Although long regarded as a less popular way of watching meteors, telescopic results are of much greater accuracythan those obtained by naked-eye meteor plotting. This greater accuracy makes it easier to tie down the locations of meteor shower radiants.
In recent years, however, video observing has greatly increased our knowledge of naked-eye meteor shower activity and this has further reduced the enthusiasm for telescopic observing.
Telescopic observing can still have value for fainter meteors. Indeed, whereas some meteor showers, such as the Perseids and Geminids, are rich in bright meteors and deficient in fainter meteors, there are others, such as the southern Delta Aquarids and Giacobinids, that are more active below naked-eye magnitudes. Radar observations, which also predominantly detect the smaller particles that produce faint meteors, can monitor small particle rates to some extent, but the relationship between radar, telescopic and naked-eye rates of meteor showers is not yet fully understood. There have been a number of cases in recent years in which reported high radar rates do not seem to have coincided with enhanced naked-eye rates.
The major item of equipment needed is a small telescope or a pair of binoculars (7x50s or 10x50s are ideal) which should be firmly mounted on a tripod or other suitable stand so as to allow you to follow your selected field of view in comfort and with ease. In choosing the instrument, it is important to remember that larger apertures and higher magnifications mean that you will be looking at a smaller area of sky, which will reduce the number of meteors seen.
Each field is best centred about 25° to 30° from the known or suspected shower radiant under examination, and around 35° to 65° from the horizon. Pairs of fields need to be observed at different angles to this radiant, to allow the radiant to be defined during an observing session. Alternate between the fields at about 20-30 minute intervals, with a 5-minute break or so in between. Make sure both fields can be observed comfortably using your equipment.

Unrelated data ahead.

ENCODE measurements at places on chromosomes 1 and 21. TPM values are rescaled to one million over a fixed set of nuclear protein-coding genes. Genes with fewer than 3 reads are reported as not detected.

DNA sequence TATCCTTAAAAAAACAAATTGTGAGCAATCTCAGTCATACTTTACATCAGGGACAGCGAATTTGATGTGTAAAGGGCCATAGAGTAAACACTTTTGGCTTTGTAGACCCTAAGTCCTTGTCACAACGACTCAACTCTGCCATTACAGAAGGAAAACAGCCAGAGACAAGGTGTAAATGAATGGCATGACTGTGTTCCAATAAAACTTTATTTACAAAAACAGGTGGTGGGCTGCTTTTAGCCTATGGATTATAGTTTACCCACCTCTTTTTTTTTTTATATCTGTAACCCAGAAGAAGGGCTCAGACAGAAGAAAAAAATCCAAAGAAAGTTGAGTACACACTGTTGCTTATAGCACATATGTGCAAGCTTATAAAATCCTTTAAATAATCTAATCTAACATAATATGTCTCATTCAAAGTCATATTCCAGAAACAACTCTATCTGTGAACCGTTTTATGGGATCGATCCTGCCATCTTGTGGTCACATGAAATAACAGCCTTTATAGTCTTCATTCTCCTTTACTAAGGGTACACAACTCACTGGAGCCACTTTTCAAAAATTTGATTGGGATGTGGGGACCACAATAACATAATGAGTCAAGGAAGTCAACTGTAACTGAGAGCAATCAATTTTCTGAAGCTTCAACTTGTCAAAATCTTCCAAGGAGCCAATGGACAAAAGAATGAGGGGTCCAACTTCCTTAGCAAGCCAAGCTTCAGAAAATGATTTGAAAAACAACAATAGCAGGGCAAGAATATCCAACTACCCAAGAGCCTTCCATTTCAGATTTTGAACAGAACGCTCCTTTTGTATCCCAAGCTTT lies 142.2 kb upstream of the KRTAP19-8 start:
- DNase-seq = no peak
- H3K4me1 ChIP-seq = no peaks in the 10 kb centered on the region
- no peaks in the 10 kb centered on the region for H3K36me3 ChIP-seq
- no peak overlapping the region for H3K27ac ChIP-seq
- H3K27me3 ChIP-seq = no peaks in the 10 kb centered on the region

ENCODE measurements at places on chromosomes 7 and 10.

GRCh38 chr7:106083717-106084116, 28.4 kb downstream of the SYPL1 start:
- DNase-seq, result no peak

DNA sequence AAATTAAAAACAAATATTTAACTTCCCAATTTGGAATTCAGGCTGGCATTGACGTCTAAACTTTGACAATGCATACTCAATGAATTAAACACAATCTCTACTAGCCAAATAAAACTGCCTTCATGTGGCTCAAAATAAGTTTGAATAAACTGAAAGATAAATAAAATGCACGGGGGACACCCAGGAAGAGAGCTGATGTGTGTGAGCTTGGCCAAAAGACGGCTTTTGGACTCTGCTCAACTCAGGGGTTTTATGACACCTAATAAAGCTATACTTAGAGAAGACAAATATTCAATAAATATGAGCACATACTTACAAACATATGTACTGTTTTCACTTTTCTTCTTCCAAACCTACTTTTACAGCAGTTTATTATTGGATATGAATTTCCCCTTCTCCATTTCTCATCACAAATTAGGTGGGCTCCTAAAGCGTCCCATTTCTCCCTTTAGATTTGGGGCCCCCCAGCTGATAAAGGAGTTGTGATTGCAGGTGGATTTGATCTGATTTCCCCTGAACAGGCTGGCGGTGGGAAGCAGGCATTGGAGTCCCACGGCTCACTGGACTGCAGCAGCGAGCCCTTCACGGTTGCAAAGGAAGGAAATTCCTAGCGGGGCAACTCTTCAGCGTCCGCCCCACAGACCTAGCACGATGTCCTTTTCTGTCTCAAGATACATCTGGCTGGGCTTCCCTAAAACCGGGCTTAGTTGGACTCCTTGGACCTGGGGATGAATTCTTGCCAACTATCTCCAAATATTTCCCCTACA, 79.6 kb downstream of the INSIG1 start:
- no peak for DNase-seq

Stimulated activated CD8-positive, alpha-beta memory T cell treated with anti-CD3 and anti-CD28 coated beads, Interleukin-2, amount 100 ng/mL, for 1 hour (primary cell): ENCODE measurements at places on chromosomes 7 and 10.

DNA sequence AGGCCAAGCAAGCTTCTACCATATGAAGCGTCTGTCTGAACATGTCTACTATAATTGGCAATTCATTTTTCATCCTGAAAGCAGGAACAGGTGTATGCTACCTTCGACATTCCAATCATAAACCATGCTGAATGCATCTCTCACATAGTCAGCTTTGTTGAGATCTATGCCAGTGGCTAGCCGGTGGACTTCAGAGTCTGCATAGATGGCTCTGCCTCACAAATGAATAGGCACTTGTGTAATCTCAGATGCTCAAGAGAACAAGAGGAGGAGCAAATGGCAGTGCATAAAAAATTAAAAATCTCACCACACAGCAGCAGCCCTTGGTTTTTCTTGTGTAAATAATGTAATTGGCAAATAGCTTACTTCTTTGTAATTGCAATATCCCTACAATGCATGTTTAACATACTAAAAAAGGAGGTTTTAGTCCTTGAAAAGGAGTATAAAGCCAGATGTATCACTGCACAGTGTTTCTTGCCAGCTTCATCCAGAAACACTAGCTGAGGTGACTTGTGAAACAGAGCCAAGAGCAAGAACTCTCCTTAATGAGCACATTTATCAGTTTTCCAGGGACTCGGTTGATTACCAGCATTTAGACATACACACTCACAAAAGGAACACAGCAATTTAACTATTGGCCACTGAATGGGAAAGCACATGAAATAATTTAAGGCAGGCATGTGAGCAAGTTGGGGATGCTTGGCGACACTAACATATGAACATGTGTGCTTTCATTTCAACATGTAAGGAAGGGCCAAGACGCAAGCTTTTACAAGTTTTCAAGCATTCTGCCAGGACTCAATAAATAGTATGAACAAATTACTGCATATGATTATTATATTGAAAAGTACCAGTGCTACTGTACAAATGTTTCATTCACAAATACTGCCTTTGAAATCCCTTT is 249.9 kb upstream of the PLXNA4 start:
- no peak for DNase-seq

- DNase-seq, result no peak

Observing notes should include the date, watch times and durations, your name and site location as usual, along with the type of equipment employed, the size of its primary lens or mirror (depending on whether it is a refractor or reflector respectively), the magnification used and the field diameter in degrees. This latter item can be worked out (if not already known) following the method in “Norton’s 2000.0”, page 72, or any good general astronomy text.
Once decided upon, each field centre’s co-ordinates in R.A. and Declination must be recorded and the field stars need to be drawn on to a pre-prepared circle of about 8 cm diameter. Also write down the field limiting magnitude.
During the watch, positions for all meteors seen are to be plotted onto your star-field sketch. When a meteor appears, “freeze” your attention on it until you are certain of the path details, and then copy the track down. A 15 cm ruler is useful for this purpose. Mark the line with an arrow to show the meteor’s direction of motion, and assign each meteor a letter, which is then keyed to a written description. This description should include the letters “a” or “o” for each end of the trail (“a” = inside the field, “o” = outside it; e.g. “aa” means a meteor completely in the field of view, “oa” one which ended in the field having started outside), how bright it was compared to the field stars, its speed, any colour or train. A sample telescopic meteor plot is given nearby.
Rates should be similar to normal visual ones, as many fainter meteors become visible to compensate for the restricted field of view, and most showers exhibit some telescopic activity.